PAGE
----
Our products -> Nuts


The almond is thought to have originated in Asia and North Africa. The almond is mentioned in ancient texts such as the Bible. Archaeologists have found traces of the cultivation of almonds dating back to the time of the Assyrians and the ancient Persians, but evidence suggests that the Greeks were the first to cultivate the seed; in fact, the Romans referred to the almond as the "Greek nut." The ancients used the almond as both a food and a medicine.

The almond tree usually grows to a height of 20 to 30 feet. It resembles the peach tree and belongs to the same family, but unlike the peach, the dry fruit of the almond tree is not fleshy. In California, many Almond trees are grafted on to the root stem of Peach Trees. Very sensitive to the cold, the almond tree thrives in regions with Mediterranean climates, and it is grown primarily in California, Spain, Italy and Australia. The fruit of the almond tree contains an off-white oval seed (the almond) that is covered with thin brownish "skin" and surrounded by a shell whose firmness depends on the particular variety of almond (over 100 varieties are grown in California). The shell itself is covered with a tough, fibrous green husk that breaks open when the almond is fully-grown. Although the shell usually houses only one almond, it can contain twin seeds, known as Philippine almonds. The word "almond" can refer to anything that is almond-shaped, including the seeds of other fruits (especially in France).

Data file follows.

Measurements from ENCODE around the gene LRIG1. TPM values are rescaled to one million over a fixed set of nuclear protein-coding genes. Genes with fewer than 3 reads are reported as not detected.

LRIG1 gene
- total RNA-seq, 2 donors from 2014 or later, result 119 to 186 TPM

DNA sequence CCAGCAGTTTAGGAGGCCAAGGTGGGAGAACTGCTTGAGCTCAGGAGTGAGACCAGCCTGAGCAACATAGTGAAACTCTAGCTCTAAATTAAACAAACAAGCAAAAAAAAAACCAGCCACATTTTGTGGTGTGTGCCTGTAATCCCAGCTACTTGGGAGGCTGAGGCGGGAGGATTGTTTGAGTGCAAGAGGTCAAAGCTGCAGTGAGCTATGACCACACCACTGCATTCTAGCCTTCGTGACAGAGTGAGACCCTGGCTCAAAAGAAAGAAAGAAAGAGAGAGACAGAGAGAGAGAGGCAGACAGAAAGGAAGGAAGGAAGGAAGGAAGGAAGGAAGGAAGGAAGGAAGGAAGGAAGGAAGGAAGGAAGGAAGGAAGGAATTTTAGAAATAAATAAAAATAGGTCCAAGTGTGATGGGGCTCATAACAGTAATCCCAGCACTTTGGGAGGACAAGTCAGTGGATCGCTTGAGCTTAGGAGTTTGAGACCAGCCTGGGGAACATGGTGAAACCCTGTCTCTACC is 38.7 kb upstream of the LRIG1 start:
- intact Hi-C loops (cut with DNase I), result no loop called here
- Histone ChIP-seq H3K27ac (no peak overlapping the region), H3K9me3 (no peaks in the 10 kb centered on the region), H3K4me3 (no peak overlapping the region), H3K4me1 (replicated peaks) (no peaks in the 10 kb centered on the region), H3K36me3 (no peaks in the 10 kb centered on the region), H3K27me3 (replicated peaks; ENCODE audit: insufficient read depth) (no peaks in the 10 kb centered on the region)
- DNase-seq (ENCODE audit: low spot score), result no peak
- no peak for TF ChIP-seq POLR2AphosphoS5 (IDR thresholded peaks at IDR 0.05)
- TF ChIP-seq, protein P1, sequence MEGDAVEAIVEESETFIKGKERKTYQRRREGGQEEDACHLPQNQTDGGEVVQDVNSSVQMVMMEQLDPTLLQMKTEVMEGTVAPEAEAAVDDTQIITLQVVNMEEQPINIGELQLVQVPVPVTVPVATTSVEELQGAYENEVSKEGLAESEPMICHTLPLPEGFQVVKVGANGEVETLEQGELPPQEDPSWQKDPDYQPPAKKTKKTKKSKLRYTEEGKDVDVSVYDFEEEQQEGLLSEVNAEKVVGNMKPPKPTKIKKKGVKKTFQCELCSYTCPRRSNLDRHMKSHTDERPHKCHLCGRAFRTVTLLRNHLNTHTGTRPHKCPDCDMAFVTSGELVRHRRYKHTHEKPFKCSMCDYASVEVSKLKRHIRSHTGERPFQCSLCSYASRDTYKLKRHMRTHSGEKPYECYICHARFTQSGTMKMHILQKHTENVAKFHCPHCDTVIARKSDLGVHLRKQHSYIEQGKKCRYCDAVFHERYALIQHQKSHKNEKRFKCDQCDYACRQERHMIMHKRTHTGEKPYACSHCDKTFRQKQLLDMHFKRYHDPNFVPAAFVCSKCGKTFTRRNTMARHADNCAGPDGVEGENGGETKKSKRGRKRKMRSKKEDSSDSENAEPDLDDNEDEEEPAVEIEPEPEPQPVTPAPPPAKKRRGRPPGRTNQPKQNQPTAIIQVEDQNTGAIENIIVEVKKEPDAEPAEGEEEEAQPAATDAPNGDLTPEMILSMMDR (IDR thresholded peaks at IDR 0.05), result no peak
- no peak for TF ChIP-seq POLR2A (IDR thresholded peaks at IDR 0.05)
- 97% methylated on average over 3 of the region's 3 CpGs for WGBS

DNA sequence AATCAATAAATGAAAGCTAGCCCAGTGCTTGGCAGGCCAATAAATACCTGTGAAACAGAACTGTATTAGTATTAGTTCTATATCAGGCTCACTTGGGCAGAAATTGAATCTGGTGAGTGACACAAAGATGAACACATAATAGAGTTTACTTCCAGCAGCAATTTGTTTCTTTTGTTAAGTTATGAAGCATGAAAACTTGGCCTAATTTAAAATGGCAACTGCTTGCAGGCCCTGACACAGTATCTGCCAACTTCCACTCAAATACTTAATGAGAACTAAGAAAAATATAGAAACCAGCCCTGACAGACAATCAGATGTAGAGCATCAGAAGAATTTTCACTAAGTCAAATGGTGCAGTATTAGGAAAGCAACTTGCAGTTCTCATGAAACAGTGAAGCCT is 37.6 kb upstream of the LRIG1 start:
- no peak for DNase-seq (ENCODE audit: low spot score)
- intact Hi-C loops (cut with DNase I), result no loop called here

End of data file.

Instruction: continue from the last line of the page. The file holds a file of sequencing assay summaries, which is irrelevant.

Almonds are classified as either bitter or sweet: The bitter almond (P. amygdalus var. amara) contains several rather toxic substances, including the hydrocyanic acid that makes it taste bitter; these toxins are removed from bitter-almond oil before it is used in the preparation of food. A clear liquid, the essential oil of the bitter almond is used as flavouring (almond essence) and to make liqueurs as amaretto. The sweet almond (P. amygdalus var. dulcis) is the widely edible seed commonly known as the "almond"; although it is usually eaten dried, it can be eaten fresh if its shell is green, firm, and still somewhat tender.